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English - PLC


We analyzed student work (argument writing) comparing an on-demand essay written at the beginning of the year to a scaffolded essay written with instruction through lessons from our English 3D curriculum. We looked specifically at how students are presenting reasons in support of their claims and how they are supporting those reasons with relevant evidence or examples. We also examined how clearly students expressed the relationships between claims, reasons, and evidence. We noted that in the future, we need to record data on beginning of the year writing, so we can compare it to data collected during ongoing formative assessment. We also noted that we need to teach students how to report anecdotal evidence in support of their claims, since often they are asked to use experiential evidence for on-demand assessments like the AP exam.


Not only did we review our SMART goals for the year but we reflected on how to improve for the future. Additionally, we focused some of our efforts on Senior Portfolios and helping students to submit them.


Our team discussed the questions "What do we want students to know?" and "How do we know that they have learned it?" We began creating a rubric to provide students feedback for participation in a Socratic Seminar and also any other type of academic discussion. We identified 6 criteria and a brief description of each: 1) Coming prepared--with a Question, Quotation, and Comment, and with the text; 2) Monitoring self for participation and inviting other voices--being self-aware of either dominating a discussion, or not contributing enough, and being able to invite less confident participants to contribute to the discussion; 3) Making contributions (claims, questions, comments, clarification) that are text-driven--referring to the text when making contributions to the discussion; 4) Making transition statements--actively listening to be able to acknowledge and/or paraphrase previous contributions as appropriate; 5) Speaking Skills--using "public voice" (2 times slower and 3 times louder than conversation), speaking in an academic register, maintaining eye contact, leaning toward the speaker; 6) Quality of Contributions--possibly leave as a space for teacher comment, or we may be able to come up with criteria to evaluate quality of contributions. We also decided to look at criteria 2 and 4 on the argument rubric (our version) to determine what percentage of our students have reached either a level 3 or 4. (Our SMART goal was 80%!) We will compare the scores from our last E3D essay to students' cold write from the beginning of the year. We agreed to bring data for the PLC meeting on Wednesday May 22.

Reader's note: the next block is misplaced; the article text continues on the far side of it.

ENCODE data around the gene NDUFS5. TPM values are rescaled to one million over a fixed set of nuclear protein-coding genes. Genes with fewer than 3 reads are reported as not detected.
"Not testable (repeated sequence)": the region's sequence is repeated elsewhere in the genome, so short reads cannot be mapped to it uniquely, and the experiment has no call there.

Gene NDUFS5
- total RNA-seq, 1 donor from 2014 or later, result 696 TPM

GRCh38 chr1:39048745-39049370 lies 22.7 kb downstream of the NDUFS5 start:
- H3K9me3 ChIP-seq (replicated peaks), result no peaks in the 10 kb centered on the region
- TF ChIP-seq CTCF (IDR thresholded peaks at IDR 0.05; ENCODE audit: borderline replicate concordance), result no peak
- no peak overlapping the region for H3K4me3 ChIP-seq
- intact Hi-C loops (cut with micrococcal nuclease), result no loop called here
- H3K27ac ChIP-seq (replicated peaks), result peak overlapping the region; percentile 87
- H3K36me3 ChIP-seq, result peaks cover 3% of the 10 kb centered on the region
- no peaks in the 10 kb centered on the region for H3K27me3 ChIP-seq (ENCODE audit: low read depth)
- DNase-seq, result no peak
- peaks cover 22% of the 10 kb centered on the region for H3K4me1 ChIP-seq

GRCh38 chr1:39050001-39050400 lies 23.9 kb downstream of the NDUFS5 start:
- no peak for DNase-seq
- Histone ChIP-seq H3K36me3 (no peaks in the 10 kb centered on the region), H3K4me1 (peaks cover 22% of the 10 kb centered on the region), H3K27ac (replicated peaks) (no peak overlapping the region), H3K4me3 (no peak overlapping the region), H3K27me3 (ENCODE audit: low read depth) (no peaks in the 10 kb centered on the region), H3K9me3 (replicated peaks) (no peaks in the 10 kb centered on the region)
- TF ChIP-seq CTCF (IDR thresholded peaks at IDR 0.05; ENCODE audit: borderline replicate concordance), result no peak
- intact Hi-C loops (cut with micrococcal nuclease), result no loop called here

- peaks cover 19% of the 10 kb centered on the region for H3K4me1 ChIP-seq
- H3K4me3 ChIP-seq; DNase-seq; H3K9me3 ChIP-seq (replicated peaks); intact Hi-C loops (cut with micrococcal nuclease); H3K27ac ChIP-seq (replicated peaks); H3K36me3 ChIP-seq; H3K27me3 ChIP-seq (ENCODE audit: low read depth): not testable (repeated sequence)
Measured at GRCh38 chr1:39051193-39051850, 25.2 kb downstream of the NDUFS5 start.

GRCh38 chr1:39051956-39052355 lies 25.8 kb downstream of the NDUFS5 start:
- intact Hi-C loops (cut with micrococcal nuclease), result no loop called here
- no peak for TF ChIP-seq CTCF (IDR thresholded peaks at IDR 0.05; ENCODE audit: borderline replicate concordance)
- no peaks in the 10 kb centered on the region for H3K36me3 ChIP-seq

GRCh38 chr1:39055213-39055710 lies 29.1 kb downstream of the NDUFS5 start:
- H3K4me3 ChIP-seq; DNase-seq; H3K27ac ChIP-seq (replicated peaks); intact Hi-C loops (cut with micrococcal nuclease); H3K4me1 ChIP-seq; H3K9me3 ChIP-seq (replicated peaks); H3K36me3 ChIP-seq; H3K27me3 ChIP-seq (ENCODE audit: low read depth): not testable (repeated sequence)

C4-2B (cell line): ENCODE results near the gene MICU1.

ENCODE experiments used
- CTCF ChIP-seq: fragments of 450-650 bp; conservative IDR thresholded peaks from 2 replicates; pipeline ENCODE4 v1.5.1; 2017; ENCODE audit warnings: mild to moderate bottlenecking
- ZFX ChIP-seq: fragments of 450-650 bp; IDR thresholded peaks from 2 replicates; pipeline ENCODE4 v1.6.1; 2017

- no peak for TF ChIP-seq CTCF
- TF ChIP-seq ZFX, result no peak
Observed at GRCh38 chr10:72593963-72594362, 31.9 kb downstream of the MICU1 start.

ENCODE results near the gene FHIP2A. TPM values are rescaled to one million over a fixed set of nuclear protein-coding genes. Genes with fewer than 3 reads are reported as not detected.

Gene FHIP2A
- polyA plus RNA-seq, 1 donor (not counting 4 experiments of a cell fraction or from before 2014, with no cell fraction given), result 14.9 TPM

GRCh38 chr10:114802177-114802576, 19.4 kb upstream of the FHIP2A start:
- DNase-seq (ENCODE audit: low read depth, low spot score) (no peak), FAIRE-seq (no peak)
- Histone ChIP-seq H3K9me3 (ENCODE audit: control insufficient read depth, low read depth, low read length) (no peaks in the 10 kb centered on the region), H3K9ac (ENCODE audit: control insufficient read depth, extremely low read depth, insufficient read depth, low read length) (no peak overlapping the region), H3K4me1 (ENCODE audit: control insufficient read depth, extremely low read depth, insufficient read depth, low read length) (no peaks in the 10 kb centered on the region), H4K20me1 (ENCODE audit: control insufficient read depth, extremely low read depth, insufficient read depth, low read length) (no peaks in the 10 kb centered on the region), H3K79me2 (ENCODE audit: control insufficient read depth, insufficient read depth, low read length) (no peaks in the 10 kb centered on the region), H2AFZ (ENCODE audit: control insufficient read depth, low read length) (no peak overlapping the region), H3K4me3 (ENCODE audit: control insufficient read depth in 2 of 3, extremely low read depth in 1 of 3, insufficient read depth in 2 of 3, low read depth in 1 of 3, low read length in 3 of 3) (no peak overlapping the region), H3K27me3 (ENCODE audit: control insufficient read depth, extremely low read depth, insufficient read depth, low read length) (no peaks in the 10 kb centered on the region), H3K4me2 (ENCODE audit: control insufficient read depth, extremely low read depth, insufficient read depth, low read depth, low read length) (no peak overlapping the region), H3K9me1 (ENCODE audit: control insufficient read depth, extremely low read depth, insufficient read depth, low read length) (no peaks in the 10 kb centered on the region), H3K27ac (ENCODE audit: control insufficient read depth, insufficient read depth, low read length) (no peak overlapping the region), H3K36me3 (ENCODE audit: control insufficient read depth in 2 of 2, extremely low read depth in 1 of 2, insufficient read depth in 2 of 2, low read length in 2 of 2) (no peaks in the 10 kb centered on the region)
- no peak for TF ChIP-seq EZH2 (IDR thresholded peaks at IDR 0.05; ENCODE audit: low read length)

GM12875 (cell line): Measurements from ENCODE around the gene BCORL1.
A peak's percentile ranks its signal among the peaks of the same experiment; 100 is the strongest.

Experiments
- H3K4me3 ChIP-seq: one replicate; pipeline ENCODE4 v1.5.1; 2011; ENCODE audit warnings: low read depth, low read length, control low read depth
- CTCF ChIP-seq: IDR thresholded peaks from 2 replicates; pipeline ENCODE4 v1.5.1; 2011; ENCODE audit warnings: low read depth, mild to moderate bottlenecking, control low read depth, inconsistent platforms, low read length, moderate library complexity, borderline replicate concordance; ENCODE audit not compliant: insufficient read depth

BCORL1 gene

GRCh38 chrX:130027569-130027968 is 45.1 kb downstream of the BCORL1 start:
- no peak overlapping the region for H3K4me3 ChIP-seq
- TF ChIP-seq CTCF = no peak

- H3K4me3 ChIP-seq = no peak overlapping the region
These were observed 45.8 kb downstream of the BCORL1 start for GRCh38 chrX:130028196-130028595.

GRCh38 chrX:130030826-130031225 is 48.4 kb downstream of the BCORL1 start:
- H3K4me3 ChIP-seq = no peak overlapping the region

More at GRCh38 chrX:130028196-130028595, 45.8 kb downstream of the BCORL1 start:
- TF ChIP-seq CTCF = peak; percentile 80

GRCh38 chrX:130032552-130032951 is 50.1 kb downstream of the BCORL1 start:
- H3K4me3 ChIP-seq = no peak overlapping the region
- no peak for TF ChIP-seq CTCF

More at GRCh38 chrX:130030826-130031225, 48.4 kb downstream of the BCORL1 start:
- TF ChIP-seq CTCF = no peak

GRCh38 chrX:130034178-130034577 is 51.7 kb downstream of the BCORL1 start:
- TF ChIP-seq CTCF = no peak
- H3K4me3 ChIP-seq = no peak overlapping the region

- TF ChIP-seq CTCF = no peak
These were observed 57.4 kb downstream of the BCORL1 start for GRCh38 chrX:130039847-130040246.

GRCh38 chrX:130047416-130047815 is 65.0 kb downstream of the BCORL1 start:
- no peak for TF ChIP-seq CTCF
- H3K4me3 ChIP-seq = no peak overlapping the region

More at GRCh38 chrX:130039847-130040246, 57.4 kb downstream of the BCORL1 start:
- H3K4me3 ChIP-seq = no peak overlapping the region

English - Our department finished our cycle of inquiry on connecting examples to claims. Data revealed that a majority of students scored a five out of six (overall mean score of 82%). Number 5 was the question that students struggled with most, which asked students to identify the better academic choice. A majority of the PLC was spent analyzing the district Performance Task to identify issues in student writing. Several issues were identified, including the controlling idea, a developed thesis, and citation. The next step would be to finish grading the essays to identify a single issue to focus on for the next cycle of inquiry.